Domenico Ghirlandaio, Francesco Sassetti and Son Teodoro, Digital image courtesy of the Metropolitan Museum of Art Open Access Policy, CCO 1.0.

Domenico Ghirlandaio, Francesco Sassetti and Son Teodoro, Digital image courtesy of the Metropolitan Museum of Art Open Access Policy, CCO 1.0. Francesco Sassetti managed the Medici banks in France and Switzerland as well as serving as a Medici advisor. Completed about 1488, Domenico Ghirlandaio was a popular Florentine painter known for sensitive portrait paintings as well as large fresco cycles. Sassetti would have been a very well to do upper class citizen. His son is about nine years old in the painting. A father-son portrait indicates the importance of patrimonial lineage.

Sometimes war, famine, plague, or out of wedlock pregnancies resulted in unwanted births. Abandoned babies were left at two Florentine hospitals that also served the sick and elderly. Soon a new hospital in Florence called Ospedale degli Innocenti (Hospital of the Innocents) opened to meet the needs of the population in 1445. About 70 percent of the foundlings were girls. If an out of wedlock male was born, the fathers were more likely to keep them in their households. Newly renovated as a museum, the organization still advocates for children and families today.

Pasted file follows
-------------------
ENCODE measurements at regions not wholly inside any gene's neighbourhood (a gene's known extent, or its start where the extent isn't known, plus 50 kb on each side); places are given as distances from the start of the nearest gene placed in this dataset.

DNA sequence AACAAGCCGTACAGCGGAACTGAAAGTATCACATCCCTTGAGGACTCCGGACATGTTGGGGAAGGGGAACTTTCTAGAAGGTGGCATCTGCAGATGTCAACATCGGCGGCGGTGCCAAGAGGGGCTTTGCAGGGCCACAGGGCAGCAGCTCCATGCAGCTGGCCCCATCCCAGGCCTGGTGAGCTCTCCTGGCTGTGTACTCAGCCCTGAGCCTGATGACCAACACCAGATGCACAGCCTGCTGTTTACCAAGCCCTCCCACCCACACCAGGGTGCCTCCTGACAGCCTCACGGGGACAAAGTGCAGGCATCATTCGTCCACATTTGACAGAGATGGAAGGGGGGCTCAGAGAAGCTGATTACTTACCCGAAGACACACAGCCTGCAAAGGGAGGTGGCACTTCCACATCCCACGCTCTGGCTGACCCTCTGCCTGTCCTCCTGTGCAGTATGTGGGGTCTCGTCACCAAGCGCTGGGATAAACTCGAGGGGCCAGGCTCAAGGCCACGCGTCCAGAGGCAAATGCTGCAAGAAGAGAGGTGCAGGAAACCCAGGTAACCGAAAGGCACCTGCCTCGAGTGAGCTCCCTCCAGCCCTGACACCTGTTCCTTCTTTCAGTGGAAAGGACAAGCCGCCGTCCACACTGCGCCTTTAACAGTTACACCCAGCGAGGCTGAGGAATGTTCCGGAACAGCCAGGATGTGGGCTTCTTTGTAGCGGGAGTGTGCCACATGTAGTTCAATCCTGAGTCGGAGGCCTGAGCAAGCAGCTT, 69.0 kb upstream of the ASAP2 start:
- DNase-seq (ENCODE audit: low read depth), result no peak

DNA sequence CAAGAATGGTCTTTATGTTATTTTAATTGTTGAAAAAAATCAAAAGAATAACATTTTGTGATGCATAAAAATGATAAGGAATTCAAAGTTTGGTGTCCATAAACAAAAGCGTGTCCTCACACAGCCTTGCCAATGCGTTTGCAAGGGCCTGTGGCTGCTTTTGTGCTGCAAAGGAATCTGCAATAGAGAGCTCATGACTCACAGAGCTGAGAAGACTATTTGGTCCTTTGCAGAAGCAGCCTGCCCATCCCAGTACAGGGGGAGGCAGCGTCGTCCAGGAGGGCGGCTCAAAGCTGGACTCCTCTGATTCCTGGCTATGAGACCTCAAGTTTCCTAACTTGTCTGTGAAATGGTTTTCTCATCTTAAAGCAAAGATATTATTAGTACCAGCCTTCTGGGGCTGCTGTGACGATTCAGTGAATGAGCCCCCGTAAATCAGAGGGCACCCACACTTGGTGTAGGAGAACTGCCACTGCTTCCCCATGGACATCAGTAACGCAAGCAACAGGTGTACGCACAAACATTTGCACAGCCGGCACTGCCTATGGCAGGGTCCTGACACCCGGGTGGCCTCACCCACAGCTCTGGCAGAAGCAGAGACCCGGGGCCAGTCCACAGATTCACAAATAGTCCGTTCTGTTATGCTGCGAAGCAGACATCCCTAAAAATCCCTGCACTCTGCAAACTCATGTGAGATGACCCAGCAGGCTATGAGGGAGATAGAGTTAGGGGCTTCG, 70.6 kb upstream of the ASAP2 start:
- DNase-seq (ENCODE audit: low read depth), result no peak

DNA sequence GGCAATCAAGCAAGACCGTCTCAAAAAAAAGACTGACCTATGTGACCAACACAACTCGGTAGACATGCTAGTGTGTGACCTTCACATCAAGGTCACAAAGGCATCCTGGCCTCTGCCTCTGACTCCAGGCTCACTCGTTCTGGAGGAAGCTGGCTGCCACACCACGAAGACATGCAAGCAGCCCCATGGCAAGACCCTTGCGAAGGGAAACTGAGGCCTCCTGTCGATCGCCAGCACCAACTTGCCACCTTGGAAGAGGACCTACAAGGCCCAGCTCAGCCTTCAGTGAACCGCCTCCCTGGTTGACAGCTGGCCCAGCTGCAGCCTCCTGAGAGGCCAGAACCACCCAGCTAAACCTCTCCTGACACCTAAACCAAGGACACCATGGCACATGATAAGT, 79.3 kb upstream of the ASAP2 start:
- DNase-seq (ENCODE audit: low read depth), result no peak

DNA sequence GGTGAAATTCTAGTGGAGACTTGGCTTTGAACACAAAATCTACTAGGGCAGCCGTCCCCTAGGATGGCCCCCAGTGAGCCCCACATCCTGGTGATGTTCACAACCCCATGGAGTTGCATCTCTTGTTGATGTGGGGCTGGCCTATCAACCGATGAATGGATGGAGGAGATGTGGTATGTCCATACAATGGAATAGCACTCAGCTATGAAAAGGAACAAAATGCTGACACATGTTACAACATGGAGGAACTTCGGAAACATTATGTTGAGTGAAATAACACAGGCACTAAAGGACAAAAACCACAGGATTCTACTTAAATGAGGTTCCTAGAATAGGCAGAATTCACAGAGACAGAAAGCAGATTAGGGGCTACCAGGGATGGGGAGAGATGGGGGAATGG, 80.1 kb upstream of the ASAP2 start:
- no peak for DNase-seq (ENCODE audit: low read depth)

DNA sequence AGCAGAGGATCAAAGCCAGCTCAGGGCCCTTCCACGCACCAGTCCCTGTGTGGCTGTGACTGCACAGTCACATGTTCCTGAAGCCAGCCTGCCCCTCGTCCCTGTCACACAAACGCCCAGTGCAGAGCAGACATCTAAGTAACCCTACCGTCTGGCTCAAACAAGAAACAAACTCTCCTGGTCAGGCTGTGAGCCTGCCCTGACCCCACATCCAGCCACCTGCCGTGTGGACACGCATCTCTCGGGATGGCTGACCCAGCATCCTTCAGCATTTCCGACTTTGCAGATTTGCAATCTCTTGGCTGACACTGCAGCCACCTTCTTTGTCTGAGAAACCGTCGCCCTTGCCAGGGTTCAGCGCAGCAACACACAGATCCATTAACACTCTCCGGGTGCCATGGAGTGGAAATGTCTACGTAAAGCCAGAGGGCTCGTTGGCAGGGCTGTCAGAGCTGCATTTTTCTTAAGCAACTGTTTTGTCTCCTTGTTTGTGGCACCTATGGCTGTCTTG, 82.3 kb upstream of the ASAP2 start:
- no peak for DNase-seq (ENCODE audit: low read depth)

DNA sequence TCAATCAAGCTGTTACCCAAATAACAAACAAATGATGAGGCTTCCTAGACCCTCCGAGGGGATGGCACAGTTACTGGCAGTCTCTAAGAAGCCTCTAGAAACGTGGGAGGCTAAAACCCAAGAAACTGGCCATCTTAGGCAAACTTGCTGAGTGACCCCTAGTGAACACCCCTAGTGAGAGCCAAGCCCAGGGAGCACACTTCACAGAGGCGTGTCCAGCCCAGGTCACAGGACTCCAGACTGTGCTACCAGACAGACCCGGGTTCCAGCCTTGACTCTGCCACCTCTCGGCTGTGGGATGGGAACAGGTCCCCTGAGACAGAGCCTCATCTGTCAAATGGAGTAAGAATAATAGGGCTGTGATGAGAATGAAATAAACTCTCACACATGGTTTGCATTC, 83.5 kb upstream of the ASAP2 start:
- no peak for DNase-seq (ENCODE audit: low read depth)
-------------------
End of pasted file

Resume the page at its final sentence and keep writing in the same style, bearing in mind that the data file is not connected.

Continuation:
In Florence at this time 14% of households were managed by women, mostly widows. Although remarriage was discouraged by the clergy, most lower class women did remarry out of necessity. Only 9 percent of households were headed by women in the countryside.

The Hearth